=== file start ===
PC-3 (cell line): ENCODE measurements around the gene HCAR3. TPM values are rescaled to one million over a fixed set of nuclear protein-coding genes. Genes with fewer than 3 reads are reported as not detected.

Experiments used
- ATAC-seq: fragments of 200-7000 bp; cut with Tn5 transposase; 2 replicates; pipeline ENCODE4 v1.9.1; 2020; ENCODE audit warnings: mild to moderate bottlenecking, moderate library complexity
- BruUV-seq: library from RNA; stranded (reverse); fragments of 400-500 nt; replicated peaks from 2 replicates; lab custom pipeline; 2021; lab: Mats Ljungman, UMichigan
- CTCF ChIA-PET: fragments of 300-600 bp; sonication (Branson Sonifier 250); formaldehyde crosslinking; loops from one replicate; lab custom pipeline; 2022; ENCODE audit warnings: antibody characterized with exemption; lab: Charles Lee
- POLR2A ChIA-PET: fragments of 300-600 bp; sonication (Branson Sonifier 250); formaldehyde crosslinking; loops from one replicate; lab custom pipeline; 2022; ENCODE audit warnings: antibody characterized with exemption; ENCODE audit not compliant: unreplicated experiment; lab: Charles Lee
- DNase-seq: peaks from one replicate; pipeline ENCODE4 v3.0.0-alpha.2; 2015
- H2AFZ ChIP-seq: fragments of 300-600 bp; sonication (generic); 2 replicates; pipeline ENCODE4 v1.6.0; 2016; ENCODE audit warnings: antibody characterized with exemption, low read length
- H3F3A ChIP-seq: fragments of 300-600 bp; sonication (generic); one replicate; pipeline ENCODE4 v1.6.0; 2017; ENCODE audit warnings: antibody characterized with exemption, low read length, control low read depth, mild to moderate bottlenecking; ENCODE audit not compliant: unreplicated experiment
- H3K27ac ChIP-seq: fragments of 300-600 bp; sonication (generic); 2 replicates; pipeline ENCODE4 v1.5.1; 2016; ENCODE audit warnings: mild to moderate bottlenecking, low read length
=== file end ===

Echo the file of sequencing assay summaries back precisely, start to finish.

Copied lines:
PC-3 (cell line): ENCODE measurements around the gene HCAR3. TPM values are rescaled to one million over a fixed set of nuclear protein-coding genes. Genes with fewer than 3 reads are reported as not detected.

Experiments used
- ATAC-seq: fragments of 200-7000 bp; cut with Tn5 transposase; 2 replicates; pipeline ENCODE4 v1.9.1; 2020; ENCODE audit warnings: mild to moderate bottlenecking, moderate library complexity
- BruUV-seq: library from RNA; stranded (reverse); fragments of 400-500 nt; replicated peaks from 2 replicates; lab custom pipeline; 2021; lab: Mats Ljungman, UMichigan
- CTCF ChIA-PET: fragments of 300-600 bp; sonication (Branson Sonifier 250); formaldehyde crosslinking; loops from one replicate; lab custom pipeline; 2022; ENCODE audit warnings: antibody characterized with exemption; lab: Charles Lee
- POLR2A ChIA-PET: fragments of 300-600 bp; sonication (Branson Sonifier 250); formaldehyde crosslinking; loops from one replicate; lab custom pipeline; 2022; ENCODE audit warnings: antibody characterized with exemption; ENCODE audit not compliant: unreplicated experiment; lab: Charles Lee
- DNase-seq: peaks from one replicate; pipeline ENCODE4 v3.0.0-alpha.2; 2015
- H2AFZ ChIP-seq: fragments of 300-600 bp; sonication (generic); 2 replicates; pipeline ENCODE4 v1.6.0; 2016; ENCODE audit warnings: antibody characterized with exemption, low read length
- H3F3A ChIP-seq: fragments of 300-600 bp; sonication (generic); one replicate; pipeline ENCODE4 v1.6.0; 2017; ENCODE audit warnings: antibody characterized with exemption, low read length, control low read depth, mild to moderate bottlenecking; ENCODE audit not compliant: unreplicated experiment
- H3K27ac ChIP-seq: fragments of 300-600 bp; sonication (generic); 2 replicates; pipeline ENCODE4 v1.5.1; 2016; ENCODE audit warnings: mild to moderate bottlenecking, low read length